April 7, 2023
Proposed changes to the Education Department’s definition of third-party servicers would stifle innovation and increase costs to colleges and students, Representative Virginia Foxx writes.
The Biden administration is best known for one thing: vastly overreaching its authority and then acting surprised when it gets pushback. On Feb. 15, the U.S. Department of Education issued a sweeping policy change through informal guidance that expands the definition of third-party servicers and would subject the institutions that contract with these third-party servicers to additional reporting, while the new third-party servicers would be obligated to turn over their contracts to the Department of Education, be held jointly and severally liable for any errors, and be required to undergo annual compliance audits.
The Higher Education Act recognizes organizations that contract with a college or university to help administer or participate in the Title IV financial aid programs as third-party servicers, subject to federal monitoring and compliance requirements. However, the new, broadened definition seems to incorporate a vast majority of activities that occur at a college, not just activities related to student financial aid, such as companies providing courseware or those contractors assisting with student retention. Students reading this might recognize the names of potential third-party servicers like Blackboard or Canvas that could get swept up under the new definition and compliance regime. As a result, nearly every college and university in the country was asking why the department would regulate the private contracts of institutions with companies providing critical education services to students.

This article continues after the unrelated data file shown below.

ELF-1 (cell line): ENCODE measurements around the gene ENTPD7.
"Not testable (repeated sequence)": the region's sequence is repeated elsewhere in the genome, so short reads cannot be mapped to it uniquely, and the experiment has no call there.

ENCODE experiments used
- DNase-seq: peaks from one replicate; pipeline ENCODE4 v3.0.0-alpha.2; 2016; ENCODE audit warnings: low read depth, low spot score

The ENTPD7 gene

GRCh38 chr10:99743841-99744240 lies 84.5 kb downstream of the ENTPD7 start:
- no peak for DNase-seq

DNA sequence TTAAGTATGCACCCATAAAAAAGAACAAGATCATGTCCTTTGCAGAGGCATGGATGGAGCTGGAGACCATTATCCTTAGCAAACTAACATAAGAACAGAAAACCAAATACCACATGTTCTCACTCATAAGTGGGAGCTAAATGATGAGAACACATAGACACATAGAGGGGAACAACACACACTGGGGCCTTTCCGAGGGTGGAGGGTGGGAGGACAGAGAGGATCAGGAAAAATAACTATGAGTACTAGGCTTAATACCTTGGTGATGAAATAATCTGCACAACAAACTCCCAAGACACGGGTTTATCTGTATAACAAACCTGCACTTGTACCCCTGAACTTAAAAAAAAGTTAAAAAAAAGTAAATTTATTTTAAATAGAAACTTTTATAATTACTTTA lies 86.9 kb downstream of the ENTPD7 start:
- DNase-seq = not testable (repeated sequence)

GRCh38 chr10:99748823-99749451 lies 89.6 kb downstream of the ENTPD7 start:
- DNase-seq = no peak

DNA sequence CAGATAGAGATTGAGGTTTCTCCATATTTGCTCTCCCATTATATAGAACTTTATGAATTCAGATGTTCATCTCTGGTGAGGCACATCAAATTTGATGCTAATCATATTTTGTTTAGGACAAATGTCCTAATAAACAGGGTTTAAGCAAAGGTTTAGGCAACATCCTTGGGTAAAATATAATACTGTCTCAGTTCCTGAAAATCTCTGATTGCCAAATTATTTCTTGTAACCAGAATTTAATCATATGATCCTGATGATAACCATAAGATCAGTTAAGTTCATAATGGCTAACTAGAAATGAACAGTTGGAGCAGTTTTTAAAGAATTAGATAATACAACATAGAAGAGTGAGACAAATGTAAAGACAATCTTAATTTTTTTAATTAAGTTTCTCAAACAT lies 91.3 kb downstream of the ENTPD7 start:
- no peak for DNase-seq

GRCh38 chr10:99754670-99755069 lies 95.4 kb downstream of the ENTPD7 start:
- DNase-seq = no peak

The Education Department seemingly sought to target companies that help colleges manage their online programs, but its reach was much broader. The department’s sudden, baffling and contradictory change in guidance confused the entire education and technology community so badly that top education officials were forced to pull back almost immediately, announcing they would postpone implementation for six months while receiving public comment on the guidance for an additional 30 days. The department received more than 1,000 comments, with many higher education associations, colleges and universities asking officials to rescind the guidance (the comment period closed last week).